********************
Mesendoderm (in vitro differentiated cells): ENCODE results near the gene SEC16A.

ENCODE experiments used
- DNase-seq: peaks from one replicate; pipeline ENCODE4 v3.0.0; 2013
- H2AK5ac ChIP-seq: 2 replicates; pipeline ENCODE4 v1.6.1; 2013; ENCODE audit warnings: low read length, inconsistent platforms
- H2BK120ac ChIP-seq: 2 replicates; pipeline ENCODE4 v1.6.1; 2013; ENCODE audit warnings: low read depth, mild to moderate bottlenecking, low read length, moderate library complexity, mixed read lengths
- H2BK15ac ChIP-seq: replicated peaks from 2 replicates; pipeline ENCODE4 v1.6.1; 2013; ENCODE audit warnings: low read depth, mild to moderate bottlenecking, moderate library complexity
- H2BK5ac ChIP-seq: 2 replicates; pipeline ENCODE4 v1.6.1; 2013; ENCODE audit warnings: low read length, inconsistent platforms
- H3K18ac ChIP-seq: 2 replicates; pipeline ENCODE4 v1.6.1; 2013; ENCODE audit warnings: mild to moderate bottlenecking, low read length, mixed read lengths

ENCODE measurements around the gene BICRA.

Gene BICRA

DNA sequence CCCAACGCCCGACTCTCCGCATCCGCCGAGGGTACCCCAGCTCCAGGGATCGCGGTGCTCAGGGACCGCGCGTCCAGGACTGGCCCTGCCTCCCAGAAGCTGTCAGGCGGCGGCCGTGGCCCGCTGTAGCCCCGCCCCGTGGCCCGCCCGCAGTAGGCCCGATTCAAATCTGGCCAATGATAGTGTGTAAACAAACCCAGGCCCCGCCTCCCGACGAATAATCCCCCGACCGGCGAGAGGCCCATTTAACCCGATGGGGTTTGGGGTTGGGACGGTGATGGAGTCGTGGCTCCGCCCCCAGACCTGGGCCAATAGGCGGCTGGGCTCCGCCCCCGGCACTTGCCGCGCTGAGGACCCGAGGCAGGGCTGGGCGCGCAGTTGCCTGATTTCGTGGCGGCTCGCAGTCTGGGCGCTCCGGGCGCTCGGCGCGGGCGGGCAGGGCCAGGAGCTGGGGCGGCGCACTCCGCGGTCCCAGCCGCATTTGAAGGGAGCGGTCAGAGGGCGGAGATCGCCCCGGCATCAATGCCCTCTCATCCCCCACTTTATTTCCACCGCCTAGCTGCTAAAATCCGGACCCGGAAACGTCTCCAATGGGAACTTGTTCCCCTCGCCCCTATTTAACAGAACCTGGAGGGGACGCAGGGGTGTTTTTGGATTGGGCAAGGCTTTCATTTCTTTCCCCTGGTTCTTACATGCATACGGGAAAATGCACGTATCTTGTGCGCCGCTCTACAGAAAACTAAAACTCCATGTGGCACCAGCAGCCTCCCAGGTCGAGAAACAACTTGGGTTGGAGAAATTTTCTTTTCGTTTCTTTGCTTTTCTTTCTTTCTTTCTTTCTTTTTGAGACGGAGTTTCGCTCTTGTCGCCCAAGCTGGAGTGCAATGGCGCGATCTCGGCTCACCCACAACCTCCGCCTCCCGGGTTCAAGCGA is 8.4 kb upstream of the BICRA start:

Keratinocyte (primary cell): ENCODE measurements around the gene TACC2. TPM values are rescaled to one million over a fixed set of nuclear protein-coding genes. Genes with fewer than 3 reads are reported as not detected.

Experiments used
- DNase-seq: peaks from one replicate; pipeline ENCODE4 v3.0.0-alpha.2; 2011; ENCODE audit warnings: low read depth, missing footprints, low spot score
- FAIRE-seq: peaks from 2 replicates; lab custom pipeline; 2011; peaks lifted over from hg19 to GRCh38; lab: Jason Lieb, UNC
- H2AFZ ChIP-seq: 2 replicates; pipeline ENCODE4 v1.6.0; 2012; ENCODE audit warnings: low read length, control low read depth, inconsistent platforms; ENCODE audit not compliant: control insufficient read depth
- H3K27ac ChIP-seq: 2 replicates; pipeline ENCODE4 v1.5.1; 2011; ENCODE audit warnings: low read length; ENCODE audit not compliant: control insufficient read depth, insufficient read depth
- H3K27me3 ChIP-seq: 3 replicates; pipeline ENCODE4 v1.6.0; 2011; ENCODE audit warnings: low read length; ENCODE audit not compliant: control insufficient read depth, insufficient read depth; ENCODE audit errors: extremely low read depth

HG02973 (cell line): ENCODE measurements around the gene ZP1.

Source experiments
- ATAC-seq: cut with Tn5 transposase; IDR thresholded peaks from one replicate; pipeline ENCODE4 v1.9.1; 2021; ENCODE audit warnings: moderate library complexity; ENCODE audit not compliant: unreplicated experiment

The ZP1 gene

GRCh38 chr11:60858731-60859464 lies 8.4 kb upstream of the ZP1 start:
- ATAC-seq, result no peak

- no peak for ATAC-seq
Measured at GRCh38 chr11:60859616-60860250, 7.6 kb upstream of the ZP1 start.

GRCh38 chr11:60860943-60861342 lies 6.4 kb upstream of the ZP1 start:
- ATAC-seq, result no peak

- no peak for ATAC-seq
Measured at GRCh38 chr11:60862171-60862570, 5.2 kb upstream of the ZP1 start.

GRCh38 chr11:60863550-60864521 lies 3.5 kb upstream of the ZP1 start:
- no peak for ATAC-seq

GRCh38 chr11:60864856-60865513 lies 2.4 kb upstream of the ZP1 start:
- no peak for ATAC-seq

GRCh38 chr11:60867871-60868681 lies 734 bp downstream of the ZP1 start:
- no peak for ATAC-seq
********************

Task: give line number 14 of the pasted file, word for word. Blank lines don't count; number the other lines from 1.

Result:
- DNase-seq: peaks from one replicate; pipeline ENCODE4 v3.0.0-alpha.2; 2011; ENCODE audit warnings: low read depth, missing footprints, low spot score